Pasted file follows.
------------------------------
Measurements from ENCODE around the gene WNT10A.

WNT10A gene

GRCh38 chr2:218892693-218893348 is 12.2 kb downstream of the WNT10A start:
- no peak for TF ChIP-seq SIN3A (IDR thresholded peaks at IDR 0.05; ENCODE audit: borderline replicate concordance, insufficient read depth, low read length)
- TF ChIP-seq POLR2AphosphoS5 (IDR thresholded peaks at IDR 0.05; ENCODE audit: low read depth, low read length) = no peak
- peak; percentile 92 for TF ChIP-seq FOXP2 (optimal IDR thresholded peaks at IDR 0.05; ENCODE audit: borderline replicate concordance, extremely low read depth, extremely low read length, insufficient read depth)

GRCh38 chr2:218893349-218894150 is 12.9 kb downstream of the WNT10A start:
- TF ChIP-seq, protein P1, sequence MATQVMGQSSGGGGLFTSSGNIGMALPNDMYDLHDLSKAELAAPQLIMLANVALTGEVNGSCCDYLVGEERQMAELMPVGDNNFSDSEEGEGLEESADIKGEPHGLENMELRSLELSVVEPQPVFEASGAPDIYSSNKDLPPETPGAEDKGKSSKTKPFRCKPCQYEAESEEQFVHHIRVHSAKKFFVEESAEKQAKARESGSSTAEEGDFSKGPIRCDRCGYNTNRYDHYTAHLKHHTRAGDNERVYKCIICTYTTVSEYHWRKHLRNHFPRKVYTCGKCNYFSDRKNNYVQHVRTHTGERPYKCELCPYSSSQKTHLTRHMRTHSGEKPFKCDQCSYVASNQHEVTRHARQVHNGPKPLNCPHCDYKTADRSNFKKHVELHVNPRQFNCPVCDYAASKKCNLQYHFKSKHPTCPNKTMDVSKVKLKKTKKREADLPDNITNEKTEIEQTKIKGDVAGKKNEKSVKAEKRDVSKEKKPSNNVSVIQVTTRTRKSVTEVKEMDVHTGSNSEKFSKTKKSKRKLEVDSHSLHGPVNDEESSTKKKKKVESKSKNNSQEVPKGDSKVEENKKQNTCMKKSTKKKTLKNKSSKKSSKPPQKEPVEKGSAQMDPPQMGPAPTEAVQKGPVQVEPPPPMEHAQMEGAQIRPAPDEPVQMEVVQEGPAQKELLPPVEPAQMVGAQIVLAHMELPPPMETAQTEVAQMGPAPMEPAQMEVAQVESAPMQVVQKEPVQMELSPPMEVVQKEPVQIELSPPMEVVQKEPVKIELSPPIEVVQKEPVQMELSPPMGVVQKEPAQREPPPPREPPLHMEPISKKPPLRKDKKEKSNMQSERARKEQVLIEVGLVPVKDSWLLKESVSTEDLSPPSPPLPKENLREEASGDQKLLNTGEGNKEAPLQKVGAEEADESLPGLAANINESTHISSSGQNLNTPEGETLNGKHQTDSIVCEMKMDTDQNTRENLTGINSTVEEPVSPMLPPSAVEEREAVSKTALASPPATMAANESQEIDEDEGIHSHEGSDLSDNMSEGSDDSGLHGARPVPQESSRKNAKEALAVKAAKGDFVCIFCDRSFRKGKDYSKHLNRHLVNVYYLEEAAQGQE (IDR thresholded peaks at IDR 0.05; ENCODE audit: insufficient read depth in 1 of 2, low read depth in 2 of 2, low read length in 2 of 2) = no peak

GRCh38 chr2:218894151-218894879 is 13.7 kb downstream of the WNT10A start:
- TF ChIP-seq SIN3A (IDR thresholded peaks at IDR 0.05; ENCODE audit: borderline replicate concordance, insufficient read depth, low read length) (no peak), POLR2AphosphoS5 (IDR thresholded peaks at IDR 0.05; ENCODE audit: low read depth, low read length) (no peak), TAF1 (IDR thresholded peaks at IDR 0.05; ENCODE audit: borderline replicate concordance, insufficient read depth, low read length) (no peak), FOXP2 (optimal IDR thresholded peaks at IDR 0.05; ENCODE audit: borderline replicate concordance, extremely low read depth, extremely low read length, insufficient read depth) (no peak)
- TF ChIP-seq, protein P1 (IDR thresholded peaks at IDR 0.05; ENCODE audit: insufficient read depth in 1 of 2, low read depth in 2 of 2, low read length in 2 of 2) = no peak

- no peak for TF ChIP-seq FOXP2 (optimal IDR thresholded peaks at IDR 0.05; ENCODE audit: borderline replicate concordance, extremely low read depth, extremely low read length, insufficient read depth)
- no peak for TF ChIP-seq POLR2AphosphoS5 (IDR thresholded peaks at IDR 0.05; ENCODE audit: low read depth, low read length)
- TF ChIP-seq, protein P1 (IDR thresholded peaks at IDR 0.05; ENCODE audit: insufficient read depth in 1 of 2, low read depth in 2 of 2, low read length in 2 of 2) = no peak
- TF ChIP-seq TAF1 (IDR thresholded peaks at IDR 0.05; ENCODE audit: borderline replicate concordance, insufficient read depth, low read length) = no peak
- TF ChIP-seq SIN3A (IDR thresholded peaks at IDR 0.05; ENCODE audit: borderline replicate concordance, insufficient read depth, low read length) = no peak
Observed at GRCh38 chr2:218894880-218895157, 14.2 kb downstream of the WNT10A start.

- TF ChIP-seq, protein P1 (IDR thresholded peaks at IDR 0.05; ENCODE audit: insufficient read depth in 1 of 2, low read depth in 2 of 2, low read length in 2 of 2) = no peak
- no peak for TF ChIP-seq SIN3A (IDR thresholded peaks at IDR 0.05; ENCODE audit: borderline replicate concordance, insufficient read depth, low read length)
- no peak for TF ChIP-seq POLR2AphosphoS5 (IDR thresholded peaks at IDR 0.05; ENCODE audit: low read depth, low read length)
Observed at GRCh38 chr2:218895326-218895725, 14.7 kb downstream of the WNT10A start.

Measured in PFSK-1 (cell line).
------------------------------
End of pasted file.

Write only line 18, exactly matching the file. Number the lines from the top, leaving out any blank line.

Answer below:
- TF ChIP-seq, protein P1 (IDR thresholded peaks at IDR 0.05; ENCODE audit: insufficient read depth in 1 of 2, low read depth in 2 of 2, low read length in 2 of 2) = no peak